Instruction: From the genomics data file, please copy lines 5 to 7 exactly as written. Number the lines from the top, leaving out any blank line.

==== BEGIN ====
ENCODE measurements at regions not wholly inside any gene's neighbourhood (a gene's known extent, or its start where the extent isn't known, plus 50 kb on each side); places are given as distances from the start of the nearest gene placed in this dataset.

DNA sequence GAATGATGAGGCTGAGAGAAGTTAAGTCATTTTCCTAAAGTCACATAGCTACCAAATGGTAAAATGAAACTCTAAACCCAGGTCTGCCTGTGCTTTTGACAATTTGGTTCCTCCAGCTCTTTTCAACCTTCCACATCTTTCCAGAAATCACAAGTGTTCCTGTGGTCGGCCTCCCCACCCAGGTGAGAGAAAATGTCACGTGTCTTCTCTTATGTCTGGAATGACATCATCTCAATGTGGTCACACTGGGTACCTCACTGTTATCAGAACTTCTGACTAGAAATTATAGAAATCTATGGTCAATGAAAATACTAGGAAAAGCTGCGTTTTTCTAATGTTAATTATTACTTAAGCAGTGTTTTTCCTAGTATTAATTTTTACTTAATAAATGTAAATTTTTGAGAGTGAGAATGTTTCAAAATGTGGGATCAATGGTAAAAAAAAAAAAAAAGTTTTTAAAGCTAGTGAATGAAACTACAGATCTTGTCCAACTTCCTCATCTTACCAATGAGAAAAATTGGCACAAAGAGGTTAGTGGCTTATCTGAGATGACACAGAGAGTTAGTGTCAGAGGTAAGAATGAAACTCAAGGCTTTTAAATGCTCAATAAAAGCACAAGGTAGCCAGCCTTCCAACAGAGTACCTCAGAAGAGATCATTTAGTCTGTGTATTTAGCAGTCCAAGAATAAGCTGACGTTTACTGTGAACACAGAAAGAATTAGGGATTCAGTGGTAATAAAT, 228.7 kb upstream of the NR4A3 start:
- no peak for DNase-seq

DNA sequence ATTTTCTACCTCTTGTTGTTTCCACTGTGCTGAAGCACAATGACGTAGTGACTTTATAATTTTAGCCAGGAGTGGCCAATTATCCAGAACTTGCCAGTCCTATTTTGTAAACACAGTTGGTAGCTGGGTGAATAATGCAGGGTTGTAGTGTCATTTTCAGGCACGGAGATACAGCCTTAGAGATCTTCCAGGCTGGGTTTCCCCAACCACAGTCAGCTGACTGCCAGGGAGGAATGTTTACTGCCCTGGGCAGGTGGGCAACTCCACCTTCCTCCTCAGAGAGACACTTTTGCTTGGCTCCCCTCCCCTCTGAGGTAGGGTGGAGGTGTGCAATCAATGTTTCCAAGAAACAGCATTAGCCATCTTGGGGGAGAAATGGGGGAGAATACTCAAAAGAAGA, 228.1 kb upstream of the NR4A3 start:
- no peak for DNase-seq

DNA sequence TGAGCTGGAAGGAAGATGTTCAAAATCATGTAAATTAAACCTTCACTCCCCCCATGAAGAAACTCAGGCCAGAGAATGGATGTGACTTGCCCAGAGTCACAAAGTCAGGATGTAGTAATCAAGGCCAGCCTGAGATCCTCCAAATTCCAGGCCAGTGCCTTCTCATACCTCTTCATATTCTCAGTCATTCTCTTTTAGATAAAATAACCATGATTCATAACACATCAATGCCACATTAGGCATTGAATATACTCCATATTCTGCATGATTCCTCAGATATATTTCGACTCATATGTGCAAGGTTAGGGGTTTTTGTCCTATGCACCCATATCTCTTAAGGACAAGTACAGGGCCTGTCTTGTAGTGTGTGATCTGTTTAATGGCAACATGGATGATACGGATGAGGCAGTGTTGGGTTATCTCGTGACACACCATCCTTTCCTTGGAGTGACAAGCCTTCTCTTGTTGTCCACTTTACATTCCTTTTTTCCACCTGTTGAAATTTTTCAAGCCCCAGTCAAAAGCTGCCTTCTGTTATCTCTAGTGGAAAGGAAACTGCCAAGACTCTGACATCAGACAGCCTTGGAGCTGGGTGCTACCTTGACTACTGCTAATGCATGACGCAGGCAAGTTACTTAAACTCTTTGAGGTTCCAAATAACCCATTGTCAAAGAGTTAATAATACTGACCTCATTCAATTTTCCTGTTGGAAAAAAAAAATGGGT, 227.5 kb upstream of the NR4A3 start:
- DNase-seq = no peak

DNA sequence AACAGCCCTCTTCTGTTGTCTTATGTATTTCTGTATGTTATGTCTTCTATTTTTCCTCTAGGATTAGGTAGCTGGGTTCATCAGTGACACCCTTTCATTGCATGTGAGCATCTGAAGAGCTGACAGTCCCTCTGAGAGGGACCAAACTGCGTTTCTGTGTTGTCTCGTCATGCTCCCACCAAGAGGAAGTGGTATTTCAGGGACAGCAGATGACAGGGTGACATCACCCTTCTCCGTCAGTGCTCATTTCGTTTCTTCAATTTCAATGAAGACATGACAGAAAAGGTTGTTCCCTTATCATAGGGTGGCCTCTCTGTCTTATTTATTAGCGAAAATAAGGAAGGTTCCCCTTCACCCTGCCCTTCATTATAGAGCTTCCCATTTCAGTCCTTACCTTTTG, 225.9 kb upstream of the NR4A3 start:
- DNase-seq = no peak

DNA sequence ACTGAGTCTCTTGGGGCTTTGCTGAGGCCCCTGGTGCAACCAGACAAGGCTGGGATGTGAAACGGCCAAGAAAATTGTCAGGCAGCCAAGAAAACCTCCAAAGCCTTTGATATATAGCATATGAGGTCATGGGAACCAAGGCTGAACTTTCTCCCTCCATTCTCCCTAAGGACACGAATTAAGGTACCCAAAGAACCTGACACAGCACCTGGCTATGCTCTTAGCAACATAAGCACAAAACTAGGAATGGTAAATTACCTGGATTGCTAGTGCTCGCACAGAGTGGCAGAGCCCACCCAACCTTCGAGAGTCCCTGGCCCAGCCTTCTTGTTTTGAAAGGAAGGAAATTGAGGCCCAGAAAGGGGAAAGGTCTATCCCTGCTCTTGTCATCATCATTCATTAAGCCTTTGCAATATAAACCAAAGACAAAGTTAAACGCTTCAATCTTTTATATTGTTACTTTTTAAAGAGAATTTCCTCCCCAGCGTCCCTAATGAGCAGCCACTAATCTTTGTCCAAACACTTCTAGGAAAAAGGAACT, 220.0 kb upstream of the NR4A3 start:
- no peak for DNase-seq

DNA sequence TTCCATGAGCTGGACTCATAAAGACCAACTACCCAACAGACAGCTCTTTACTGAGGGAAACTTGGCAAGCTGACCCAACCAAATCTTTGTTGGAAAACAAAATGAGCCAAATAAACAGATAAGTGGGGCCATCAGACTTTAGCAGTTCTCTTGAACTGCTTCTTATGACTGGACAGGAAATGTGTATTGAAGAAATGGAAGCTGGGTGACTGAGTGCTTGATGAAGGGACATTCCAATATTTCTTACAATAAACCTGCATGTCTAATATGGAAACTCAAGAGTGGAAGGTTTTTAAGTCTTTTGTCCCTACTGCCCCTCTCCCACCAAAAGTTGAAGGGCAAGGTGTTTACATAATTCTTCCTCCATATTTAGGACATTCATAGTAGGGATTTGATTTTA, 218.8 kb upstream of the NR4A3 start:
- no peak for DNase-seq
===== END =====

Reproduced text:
- no peak for DNase-seq

DNA sequence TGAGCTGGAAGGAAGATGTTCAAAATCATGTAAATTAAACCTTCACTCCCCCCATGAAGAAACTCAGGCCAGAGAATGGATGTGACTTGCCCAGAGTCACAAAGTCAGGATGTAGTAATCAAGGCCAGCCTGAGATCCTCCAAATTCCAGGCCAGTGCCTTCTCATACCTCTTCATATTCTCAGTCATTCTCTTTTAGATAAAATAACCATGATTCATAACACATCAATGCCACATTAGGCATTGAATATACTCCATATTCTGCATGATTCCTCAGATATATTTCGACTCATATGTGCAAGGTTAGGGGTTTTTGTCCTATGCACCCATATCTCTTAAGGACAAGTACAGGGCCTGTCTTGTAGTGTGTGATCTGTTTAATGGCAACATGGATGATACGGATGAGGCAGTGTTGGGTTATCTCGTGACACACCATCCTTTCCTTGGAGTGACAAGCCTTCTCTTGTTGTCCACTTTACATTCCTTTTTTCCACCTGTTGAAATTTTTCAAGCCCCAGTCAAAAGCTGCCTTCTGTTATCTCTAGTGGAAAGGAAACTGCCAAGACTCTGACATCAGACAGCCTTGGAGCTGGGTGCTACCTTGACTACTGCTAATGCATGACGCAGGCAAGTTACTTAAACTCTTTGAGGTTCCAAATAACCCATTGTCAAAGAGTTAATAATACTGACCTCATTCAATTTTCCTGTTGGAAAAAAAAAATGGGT, 227.5 kb upstream of the NR4A3 start:
- DNase-seq = no peak